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, L3 Technologies and Lockheed. Lockheed also has proposed a full range of new interceptors, including a space-based system, an air-launched missile and the “Valkyrie” for terminal hypersonic defense.
 

AndrewS

Captain
Registered Member
It's not really about political correctness.

It's the lack of basic seamanship training and experience across the fleet

In 2003, the Navy ended the required months of navigation schooling and instead gave junior officers a packet of CDs containing self-paced lessons.
...
Stashwick is likewise critical of the Navy’s approach to make surface officers “generalists,” which sometimes results in captains possessing little more actual ship-driving experience than their junior officers.

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of course its systemic throughout the whole Military, its placing unqualified and incapable individuals in roles of leadership and responsibility they are un-prepared for, based on so called "political correctness" to be polite..... I believe the military should be colorblind, and allow women and men who are motivated and capable to be assigned commands based on their motivation and capability.....

as the Fitzgerald proved, this is a process that demands constant vigilance, as you rise through levels of responsibility and difficulty, you must be stressed to the point where you are allowed to fail, but that failure must be immediately rectified, then allow that candidate to resume in order to learn....

The absence of Senior Leadership on the Bridge, resulted in the loss of life, wounding of the vessel to the point of it being totaled, and loss of command structure... individuals are dead, future command personel have lost their careers, and a US Naval vessel will never sail again, and that's NOT the half of it...

You cannot run at "Flank" 24/7 for days, weeks, and months on end, we must "throttle back" and regain core competency, and fix all our "Blessed Broken JUNK!", good Lord!, whats wrong with people?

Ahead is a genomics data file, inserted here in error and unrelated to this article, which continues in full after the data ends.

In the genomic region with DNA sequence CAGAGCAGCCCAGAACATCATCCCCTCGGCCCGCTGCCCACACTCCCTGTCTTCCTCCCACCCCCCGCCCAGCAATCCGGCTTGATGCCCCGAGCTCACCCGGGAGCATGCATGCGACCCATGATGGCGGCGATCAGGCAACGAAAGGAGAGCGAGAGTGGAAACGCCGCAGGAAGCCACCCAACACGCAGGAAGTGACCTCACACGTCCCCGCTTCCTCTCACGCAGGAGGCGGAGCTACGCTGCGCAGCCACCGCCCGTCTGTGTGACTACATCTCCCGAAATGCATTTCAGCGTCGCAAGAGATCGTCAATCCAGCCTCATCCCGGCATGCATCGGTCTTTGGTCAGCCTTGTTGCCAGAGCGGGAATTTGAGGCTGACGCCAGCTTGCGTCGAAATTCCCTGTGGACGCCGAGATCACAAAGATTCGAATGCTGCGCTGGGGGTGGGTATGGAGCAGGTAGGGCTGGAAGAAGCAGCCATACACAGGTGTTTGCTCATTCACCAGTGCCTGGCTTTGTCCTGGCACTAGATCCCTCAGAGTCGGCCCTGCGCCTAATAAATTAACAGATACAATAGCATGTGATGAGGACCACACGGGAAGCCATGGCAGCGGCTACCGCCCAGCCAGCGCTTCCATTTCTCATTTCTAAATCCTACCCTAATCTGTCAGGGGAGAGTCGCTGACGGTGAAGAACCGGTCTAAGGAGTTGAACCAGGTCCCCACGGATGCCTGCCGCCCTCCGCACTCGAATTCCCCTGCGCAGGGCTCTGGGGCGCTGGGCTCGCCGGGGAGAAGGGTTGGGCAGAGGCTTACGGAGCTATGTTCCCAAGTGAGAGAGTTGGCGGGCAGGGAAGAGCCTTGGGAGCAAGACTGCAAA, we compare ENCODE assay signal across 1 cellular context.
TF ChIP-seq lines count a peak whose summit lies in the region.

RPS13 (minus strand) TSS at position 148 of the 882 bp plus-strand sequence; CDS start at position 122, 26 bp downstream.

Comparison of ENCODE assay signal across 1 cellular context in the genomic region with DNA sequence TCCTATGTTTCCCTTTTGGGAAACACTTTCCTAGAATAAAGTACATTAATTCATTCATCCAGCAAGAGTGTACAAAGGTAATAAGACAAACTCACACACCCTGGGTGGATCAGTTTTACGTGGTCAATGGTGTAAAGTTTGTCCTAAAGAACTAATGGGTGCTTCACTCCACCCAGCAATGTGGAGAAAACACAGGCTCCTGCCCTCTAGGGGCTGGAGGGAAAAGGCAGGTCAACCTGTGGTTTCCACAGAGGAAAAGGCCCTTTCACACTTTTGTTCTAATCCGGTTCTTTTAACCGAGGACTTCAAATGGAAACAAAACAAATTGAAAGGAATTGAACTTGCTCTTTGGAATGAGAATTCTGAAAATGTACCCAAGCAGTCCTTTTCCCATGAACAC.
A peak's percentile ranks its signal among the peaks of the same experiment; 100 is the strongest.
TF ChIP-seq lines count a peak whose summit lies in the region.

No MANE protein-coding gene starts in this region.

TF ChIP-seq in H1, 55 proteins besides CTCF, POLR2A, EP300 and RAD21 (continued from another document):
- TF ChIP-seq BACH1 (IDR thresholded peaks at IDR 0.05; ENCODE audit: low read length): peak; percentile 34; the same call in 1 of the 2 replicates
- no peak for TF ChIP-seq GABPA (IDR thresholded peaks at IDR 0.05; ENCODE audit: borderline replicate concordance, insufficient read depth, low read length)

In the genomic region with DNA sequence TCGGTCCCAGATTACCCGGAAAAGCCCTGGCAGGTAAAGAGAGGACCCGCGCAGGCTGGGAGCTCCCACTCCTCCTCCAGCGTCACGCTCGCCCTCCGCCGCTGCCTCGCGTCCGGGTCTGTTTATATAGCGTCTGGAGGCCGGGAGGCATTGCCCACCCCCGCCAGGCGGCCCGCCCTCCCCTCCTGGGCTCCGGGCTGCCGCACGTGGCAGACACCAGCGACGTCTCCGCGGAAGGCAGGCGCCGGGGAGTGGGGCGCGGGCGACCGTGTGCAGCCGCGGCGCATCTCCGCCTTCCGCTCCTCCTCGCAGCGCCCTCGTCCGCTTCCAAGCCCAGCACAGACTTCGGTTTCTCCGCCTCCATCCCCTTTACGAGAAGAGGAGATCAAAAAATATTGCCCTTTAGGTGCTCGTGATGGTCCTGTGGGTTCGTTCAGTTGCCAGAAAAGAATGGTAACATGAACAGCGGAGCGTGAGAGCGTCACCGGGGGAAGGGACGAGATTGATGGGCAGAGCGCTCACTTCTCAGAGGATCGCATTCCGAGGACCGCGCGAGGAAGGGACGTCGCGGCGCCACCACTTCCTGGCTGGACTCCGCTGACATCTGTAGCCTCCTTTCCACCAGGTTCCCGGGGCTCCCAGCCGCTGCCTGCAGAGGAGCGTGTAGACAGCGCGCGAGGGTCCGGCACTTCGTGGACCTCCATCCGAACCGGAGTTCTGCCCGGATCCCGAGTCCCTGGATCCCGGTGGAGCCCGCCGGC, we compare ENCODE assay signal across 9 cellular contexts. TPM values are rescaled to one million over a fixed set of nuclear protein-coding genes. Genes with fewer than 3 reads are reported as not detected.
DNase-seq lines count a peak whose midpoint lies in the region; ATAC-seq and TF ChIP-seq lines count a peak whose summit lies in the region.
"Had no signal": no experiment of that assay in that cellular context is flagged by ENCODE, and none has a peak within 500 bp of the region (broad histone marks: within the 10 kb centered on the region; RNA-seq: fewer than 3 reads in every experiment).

Get rid of the crap, and replace it with new when and where necessary, its going to take a hell of a bunch of "bilge pumping" and fixing the leaks to get this military "ship shape", and good luck with that with this new Democrat congress, really, they have very little real concern for our military, or for that matter the defense of this great nation.... Lord Help US!
 

Bhurki

Junior Member
Registered Member
Does anyone here know if the life extension of DDG to 45 years is actually instated into USN already or not?
 

Jura

General
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Audit: Naval Academy is falling apart

gosh
An audit has found that the
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has decaying walls, plumbing issues and condemned offices and balconies.

The
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reported Friday that it obtained the 2018 audit through a Freedom of Information Act request.

The
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’s report says the Annapolis, Maryland, college’s infrastructure has degraded to the point of threatening its ability to train midshipmen.

The report outlined 13 unfunded maintenance or renovation projects across 15 facilities between March 2017 and April 26.

It says there are failing classrooms and athletic facilities, and the stormwater system has dumped unfiltered water into the Severn River.

The Navy didn't release the costs of all unfunded projects.

Academy spokesman Cmdr. David McKinney says in a statement that the school agrees with the audit’s findings and looks forward to addressing them.